a copy of these "Socialist Communications" amounts to 3 shillings per year. We ask our readers to send us voluntary contributions so that the SM can find further dissemination and can be better designed.

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Union of German Socialist organizations in Great Britain

The representatives of the German Socialist organizations in Great Britain agreed after common consultations to the following declaration:

"The German Socialists in Great Britain are united in the conviction that the military defeat and the overthrow of the Hitler regime, the extinction of German militarism, and the destruction of the social basis of Hitler's dictatorship are indispensable conditions for a permanent peace, for the reconstruction of Europe and for a democratic and Socialist Germany. With regard to the special tasks confronting German Socialists in Great Britain during the war, the undersigned organizations reaffirm - preserving their political independence as German Socialists - their common resolution to carry on the struggle for the defeat of Hitler and his allies with all the means at their disposal and as allies of all opponents of the totalitarian forces. "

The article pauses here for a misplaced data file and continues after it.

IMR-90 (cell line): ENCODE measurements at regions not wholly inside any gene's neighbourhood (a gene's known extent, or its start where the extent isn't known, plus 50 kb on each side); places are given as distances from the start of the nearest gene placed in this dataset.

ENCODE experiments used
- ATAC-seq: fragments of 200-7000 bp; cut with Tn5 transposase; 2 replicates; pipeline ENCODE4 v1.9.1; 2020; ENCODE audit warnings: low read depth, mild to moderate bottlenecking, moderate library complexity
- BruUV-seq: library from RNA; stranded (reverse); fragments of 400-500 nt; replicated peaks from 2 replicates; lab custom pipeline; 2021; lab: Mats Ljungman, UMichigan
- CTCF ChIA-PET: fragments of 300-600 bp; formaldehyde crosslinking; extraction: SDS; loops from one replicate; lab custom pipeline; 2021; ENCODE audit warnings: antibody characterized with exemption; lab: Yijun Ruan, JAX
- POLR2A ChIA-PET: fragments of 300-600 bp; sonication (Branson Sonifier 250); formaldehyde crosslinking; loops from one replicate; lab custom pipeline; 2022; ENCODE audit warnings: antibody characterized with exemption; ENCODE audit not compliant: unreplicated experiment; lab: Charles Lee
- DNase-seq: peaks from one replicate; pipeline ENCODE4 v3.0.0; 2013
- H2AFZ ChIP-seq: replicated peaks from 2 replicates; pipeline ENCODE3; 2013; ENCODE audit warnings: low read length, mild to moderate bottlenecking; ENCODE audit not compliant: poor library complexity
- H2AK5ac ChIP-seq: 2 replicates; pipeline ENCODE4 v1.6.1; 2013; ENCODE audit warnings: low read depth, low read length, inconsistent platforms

Board of the Social Democratic Party of Germany (SPD)
Head of the Socialist Labor Party in England (SAP)
Board of the International Socialist Combat League (ISK)
Foreign office "New beginnings".

The Trade Union Center for German Workers in Great Britain will demonstrate the close co-operation of the free German Trade Unionists with the "Union of German Socialist organization in Great Britain" by delegating a permanent representative into this Union. A Working Committee will direct the affairs to the Union. All organizations which take part in the Union will be represented in this committee. The chairman of the Working Committee is:

Hans Vogel, 3, Fernside Avenue, London, NW 7

(The full report is published on p.1 of this issue).

Communist "history"

"Even after Hitler came to power, the German Social Democratic leaders vowed their loyalty to Hitler. German Social Democracy joined in the unanimous vote of confidence in the Hitler Government's resolution in the Reichstag in May, 1933."